After the Taliban (banned in the Russian Federation) seized power in Afghanistan, many questions arose about the format and direction of future engagement with the terrorist movement. The tumultuous events in that country, against the background of the urgent withdrawal of US troops and the departure of the bankrupt “civilizers” with their mission, have once again demonstrated the Afghan people’s unwillingness to live under alien laws imposed from outside.
At the same time, the Taliban themselves have repeatedly demonstrated their desire to build a life inside Afghanistan. The Taliban’s main aim is to build a political system based on national values and interests and to create an independent and free Islamic state structure through dialogue, which could hold the country together and protect its territory. The Taliban pledged commitment to a political solution, assured that they would not attack their neighbors and that Afghanistan’s territory would not be used against neighbors or friendly countries.
In this regard, talks can and should be held with the Taliban about the future of Afghanistan and its relations with its neighbors, looking for ways to ensure regional security as well as Russia’s southern borders. And this position is shared by the states bordering Afghanistan, including China, which, in particular in its confrontation with the United States, is seeking an ally for the security of its northern borders.
Russia, like China, is moving closer to a decision to remove the Taliban from the list of terrorist organizations, while pointing out that such a step should be taken first by the UN Security Council, since these decisions have been taken at UN level. Therefore, everything now depends on whether the situation in Afghanistan develops positively.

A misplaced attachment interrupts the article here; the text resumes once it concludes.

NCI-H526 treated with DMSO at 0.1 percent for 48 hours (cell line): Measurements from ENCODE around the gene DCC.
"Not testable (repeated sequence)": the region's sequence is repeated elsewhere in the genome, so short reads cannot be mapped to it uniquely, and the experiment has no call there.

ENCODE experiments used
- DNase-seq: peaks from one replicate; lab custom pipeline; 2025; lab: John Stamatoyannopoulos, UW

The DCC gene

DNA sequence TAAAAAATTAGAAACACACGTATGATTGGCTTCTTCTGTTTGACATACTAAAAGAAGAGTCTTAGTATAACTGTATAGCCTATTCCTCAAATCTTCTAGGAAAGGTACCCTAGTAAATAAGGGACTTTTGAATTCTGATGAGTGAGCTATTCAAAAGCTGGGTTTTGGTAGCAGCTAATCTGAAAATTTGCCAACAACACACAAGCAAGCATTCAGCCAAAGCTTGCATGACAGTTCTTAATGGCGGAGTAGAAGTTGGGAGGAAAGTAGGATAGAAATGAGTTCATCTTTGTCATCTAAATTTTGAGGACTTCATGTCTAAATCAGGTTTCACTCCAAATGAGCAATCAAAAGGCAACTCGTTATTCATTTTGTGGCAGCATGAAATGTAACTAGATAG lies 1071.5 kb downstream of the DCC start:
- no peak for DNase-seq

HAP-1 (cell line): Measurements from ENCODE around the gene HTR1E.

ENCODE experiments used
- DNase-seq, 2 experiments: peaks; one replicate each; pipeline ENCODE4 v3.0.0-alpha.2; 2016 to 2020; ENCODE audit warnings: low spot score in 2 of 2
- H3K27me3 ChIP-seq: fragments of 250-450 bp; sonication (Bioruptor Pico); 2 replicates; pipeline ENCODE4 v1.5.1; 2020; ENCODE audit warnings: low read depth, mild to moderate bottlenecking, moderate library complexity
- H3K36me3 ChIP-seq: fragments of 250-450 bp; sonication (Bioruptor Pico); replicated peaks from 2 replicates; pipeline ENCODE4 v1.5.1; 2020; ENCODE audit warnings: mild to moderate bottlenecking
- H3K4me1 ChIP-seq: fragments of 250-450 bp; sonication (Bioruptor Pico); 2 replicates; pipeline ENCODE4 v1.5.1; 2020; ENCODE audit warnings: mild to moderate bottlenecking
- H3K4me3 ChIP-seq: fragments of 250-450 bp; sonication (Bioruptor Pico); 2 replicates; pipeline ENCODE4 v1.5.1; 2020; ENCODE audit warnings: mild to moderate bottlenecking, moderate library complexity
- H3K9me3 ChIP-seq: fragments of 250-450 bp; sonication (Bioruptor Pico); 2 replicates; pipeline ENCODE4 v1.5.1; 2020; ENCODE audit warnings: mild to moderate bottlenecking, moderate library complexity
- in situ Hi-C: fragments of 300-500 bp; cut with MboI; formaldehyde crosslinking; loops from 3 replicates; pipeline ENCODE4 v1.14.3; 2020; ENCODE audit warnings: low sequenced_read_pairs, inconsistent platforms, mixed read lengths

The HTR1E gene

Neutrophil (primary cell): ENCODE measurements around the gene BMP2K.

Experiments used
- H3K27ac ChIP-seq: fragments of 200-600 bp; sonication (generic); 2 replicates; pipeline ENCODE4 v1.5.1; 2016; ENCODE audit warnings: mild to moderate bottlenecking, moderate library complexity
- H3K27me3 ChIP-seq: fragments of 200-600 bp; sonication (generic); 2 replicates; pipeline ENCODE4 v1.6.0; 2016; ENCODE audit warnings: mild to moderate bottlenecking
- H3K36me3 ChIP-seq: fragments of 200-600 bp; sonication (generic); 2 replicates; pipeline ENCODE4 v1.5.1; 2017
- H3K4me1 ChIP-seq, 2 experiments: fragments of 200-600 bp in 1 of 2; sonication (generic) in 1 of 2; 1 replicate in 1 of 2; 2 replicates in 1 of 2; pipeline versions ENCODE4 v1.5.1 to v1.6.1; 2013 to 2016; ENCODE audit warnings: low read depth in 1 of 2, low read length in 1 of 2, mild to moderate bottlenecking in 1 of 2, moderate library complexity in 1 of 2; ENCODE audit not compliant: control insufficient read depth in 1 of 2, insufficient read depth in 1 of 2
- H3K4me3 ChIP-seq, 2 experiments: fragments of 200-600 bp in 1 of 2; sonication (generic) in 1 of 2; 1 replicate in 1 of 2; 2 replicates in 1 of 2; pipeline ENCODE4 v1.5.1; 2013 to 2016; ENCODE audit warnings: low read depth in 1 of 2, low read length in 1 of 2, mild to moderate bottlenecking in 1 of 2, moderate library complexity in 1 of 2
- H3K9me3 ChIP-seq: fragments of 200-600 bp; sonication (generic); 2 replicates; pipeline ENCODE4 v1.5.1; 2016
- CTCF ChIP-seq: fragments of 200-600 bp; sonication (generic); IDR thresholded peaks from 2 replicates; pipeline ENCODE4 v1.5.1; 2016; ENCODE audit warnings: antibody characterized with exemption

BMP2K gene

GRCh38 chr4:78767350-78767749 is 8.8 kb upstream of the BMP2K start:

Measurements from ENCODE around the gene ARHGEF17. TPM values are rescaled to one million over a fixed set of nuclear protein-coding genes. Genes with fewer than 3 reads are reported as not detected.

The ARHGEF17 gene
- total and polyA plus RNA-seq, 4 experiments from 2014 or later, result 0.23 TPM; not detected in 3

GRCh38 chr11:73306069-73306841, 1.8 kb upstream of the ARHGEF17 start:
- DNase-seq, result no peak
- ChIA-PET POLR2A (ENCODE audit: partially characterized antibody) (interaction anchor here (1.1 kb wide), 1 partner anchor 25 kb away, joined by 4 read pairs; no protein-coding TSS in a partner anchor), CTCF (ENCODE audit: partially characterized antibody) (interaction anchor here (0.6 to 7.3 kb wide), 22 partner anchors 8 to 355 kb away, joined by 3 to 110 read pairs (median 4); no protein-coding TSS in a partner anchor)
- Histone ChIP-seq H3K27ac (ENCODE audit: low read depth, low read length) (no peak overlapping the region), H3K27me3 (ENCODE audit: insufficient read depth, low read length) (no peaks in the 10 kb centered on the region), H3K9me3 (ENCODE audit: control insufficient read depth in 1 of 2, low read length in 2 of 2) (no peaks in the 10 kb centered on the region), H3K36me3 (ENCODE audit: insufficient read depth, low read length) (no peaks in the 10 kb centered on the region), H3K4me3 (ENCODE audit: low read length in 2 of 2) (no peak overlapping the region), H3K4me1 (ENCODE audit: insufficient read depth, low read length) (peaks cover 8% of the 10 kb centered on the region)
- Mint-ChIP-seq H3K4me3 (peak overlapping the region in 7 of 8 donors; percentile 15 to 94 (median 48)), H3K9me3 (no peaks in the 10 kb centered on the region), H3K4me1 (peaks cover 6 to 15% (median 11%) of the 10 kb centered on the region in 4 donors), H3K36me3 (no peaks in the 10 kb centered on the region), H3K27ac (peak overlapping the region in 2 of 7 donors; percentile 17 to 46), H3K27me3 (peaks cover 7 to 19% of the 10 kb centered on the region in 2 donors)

Russia, like many of Afghanistan’s neighbors, cooperates with Taliban representatives, invites them to Moscow and is in contact with them in Afghanistan itself. Based on successful regional cooperation, Russian Foreign Minister Sergey Lavrov, at a meeting in late March with Amir Khan Muttaqi, Minister of Foreign Affairs in the Taliban (a UN-banned organization) formed government of Afghanistan, called on the international community to actively cooperate with the new Afghan authorities, encouraging steps towards its recognition by all UN members.
Uzbekistan and Turkmenistan have recently been the most active in developing economic ties with Afghanistan, effectively bringing the internationally unrecognized Taliban regime to the forefront of regional politics for gradual international recognition of the de facto Kabul government.
Thus, Uzbekistan has become a very important interlocutor for the Islamic Emirate of Afghanistan (IEA), interacting with the Taliban on a wide range of issues without officially recognizing the new government. This allowed Tashkent to explore economic cooperation with Afghanistan without raising objections from the international community, Ariana News reported. In particular, Ismatulla Irgashev, special representative to Uzbek President Shavkat Mirziyoyev, stated that his government is “working closely” with the IEA, which is seen in Tashkent “as a reality that must be accepted,”. Uzbekistan has meanwhile become a key hub for the delivery of humanitarian aid to Afghanistan, a move acknowledged by US Secretary of State Antony Blinken in March. Uzbek President Mirziyoyev recently dispatched a delegation to Washington, urging more assistance to Afghanistan. Irgashev claimed Tashkent has persuaded the European Union to return diplomats to Kabul and hopes the US will ultimately take similar steps.